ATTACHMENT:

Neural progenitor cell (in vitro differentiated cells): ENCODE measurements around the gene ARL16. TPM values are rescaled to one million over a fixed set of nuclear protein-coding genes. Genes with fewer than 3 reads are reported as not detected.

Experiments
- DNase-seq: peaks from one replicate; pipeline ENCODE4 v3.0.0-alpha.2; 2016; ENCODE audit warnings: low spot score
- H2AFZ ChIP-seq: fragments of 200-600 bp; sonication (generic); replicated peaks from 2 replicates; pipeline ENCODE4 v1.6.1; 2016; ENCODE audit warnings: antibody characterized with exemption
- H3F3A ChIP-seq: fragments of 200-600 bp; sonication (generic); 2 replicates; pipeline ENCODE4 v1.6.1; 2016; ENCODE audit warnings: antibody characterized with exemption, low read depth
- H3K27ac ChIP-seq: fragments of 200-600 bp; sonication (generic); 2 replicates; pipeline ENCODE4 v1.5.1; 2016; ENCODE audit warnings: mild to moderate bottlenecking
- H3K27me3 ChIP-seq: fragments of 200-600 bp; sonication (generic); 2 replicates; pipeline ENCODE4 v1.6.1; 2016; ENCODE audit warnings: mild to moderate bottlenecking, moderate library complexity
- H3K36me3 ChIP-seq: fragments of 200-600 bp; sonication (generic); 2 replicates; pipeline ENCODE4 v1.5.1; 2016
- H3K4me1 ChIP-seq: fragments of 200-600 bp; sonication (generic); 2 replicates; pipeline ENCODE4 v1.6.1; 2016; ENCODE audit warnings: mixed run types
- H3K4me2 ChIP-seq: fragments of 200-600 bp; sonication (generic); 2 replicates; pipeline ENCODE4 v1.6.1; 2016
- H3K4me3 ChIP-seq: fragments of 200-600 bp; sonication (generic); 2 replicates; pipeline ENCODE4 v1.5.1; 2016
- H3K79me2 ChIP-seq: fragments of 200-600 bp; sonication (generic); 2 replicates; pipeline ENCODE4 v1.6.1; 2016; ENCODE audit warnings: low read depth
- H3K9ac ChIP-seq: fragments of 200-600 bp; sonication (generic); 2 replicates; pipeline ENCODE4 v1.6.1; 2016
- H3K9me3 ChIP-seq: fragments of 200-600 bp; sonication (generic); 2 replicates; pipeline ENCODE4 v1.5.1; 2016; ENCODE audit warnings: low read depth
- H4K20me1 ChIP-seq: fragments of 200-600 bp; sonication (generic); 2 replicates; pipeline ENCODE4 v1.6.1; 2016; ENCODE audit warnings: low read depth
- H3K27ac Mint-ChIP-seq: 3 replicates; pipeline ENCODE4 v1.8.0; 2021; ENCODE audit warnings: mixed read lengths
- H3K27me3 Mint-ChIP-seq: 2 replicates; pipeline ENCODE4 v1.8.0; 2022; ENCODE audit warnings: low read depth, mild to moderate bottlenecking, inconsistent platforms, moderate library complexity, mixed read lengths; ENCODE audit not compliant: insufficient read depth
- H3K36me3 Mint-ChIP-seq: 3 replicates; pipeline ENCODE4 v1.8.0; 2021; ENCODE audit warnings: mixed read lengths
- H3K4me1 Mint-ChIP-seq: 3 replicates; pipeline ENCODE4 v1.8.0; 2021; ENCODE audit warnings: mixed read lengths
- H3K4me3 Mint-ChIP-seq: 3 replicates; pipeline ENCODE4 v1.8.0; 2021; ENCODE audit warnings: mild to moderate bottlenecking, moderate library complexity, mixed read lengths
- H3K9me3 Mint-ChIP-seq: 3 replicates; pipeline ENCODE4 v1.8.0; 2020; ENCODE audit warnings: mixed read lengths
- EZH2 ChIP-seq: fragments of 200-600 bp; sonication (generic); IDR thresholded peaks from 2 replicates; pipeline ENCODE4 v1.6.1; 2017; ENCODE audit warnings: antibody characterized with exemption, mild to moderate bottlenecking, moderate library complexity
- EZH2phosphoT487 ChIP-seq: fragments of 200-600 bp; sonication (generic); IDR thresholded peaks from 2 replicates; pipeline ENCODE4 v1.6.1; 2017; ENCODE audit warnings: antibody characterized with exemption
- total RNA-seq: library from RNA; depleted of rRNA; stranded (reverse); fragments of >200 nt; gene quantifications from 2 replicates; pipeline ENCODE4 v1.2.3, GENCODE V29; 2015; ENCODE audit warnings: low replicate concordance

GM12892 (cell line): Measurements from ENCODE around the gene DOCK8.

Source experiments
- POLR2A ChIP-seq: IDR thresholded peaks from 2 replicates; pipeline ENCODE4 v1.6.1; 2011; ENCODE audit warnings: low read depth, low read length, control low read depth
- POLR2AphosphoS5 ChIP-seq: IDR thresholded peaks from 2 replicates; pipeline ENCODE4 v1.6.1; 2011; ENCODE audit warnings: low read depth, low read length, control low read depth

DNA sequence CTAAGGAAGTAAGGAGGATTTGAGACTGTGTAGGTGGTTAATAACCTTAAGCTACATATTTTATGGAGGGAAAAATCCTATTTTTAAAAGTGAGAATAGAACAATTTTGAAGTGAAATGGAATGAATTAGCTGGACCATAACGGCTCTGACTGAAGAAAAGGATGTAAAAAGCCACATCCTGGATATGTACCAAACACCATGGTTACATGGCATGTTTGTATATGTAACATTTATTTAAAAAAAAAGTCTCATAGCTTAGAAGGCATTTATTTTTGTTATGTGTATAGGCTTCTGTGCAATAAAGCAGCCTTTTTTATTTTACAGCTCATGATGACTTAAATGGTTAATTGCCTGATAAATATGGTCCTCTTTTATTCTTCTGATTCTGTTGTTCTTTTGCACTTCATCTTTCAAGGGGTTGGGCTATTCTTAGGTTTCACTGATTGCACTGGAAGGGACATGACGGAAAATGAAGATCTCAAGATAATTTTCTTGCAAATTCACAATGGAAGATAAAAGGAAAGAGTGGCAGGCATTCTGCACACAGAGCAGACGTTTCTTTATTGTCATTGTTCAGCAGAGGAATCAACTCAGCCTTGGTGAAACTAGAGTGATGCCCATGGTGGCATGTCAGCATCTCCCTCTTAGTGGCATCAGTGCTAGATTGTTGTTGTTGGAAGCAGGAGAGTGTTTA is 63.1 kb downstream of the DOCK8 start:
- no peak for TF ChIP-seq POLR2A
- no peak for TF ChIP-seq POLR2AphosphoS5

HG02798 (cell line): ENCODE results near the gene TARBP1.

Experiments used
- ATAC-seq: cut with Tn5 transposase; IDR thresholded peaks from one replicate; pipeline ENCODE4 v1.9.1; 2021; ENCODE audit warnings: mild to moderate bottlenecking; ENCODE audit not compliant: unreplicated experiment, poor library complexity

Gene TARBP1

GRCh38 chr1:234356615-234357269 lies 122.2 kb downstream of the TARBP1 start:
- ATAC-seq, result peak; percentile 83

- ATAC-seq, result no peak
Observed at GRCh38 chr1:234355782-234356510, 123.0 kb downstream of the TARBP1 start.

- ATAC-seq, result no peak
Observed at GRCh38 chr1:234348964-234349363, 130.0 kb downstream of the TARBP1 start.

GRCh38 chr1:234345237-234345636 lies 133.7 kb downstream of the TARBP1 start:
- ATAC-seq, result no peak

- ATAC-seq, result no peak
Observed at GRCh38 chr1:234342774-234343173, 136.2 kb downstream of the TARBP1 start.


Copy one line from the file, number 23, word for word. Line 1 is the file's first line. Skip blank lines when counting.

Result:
- EZH2phosphoT487 ChIP-seq: fragments of 200-600 bp; sonication (generic); IDR thresholded peaks from 2 replicates; pipeline ENCODE4 v1.6.1; 2017; ENCODE audit warnings: antibody characterized with exemption